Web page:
Time Warner’s TNT cable network is launching an ad-supported online video initiative to showcase its library of drama series, original movies, and TV tie-ins.
“The network wants to be able to bring our brands to anyone, at any time, in any place. From an ad sales perspective, we want to be able to provide that same access to our advertisers as we give consumers,” Chris Pizzurro, VP of new media and digital ad sales for Turner Entertainment, told ClickZ. “DramaVision is one piece of an overall strategy to help advertisers get the right message on the right platform.”
DramaVision will launch next week on the TNT.tv site with an ad-free streaming of TNT’s six-part Into the West miniseries. The 12-hour, Steven Spielberg-produced historical drama aired last summer and is up for 16 Emmy awards this month.
TNT is leaving out the ads at launch to “come out with a splash,” Pizzurro said, much the way it has launched linear TV shows like The Closer or Saved with limited commercials during the series premiere. For DramaVision, the plan is to keep it ad-free for a short time, and then phase in pre-roll and mid-roll video ads. Display ads on the Flash-based player may be added later, if there is enough demand, he said.
Some programs will require the original sponsors stay attached to a show when it moves to broadband, while others will get new ads sold specifically for broadband distribution. Turner acquired the half of Court TV that it didn’t previously own from Liberty Media in May, which brought on board an online ad sales team that will now handle ad sales for all Turner Entertainment digital properties, Pizzurro said.
Future broadband content on DramaVision will include selections from TNT’s 18-year history of original films. Content will be offered in 10 genre-specific channels, including Westerns, historical dramas, and literary dramas.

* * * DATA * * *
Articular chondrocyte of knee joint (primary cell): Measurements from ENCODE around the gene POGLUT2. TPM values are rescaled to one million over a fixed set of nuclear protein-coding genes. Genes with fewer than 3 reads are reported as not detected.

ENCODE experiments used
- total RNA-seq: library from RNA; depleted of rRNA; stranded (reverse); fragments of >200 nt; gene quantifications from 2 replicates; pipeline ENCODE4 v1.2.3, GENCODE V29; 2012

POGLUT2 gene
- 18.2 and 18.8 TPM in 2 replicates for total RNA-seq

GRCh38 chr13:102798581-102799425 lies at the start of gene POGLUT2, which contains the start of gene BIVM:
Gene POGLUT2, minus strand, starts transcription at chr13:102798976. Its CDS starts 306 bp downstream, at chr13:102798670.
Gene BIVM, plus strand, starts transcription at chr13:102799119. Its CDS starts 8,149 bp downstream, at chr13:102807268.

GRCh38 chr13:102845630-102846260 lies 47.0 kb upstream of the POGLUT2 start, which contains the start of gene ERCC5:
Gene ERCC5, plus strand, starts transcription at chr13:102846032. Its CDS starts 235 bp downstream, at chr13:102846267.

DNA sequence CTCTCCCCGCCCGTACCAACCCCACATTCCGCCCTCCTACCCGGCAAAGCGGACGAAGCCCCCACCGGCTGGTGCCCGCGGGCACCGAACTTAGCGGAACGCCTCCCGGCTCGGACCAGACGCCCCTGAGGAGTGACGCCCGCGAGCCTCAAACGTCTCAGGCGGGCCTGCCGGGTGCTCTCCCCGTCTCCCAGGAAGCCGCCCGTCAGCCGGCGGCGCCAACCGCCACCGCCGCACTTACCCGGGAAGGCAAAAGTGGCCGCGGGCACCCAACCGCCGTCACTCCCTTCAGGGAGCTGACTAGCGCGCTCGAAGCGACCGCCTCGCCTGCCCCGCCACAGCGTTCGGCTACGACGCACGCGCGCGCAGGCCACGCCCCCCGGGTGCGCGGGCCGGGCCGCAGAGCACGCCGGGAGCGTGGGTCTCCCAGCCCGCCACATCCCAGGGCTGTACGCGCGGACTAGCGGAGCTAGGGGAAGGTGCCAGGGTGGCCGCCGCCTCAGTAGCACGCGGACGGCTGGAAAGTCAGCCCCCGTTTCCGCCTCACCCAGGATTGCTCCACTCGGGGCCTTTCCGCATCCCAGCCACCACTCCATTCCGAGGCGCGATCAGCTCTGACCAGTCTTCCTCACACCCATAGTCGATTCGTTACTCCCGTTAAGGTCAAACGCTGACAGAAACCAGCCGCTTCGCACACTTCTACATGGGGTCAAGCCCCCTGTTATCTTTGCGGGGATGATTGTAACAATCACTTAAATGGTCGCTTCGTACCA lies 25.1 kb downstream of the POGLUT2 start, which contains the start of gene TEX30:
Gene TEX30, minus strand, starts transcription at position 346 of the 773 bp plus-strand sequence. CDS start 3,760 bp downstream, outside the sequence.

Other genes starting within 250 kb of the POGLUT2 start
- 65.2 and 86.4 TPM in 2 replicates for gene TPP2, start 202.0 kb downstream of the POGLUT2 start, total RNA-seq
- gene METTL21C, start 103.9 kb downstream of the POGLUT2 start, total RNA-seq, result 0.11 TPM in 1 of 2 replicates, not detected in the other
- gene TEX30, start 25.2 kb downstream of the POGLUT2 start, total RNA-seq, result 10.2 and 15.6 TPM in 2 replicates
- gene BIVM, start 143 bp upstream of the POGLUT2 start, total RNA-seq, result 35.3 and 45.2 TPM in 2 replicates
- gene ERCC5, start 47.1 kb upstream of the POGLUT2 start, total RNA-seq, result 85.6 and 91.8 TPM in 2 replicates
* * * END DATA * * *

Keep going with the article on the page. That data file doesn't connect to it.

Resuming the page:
TNT will also develop companion programs for its on-air shows, including I Love Law & Order, a show profiling Law & Order fans, and Ripped from the Headlines, a series of short films developed with Court TV which will follow real-life cases from the crime through the court proceedings. TNT will also create events-based shows surrounding its on-air awards shows, like the Screen Actors Guild Awards and Black Movie Awards.
Due to licensing and rights issues, DramaVision will not immediately offer TNT’s popular original TV series, such as The Closer and Saved, or the Law & Order episodes it licenses for TV broadcast, Pizzurro said. Turner will continue to negotiate rights for its current linear TV programs, and is making sure it has digital rights to all new shows going forward, he said.
TNT is Turner’s outlet for dramas, where sister station TBS focuses on comedy. TBS currently has video content on its site, but Turner is in the process of building an ad-supported, TBS-branded broadband video initiative to bring the content to the front and make it monetizable, Pizzurro said. Some TNT and TBS content will also be made available through Time Warner sister property AOL Video.
Turner is a bit late to the online video party, with broadband initiatives having been rolled out by several cable and network TV players over the past year. ABC unveiled its plans to stream its hit shows online in April, while CBS launched its Innertube network and NBC unveiled its TV 360 initiative in May.
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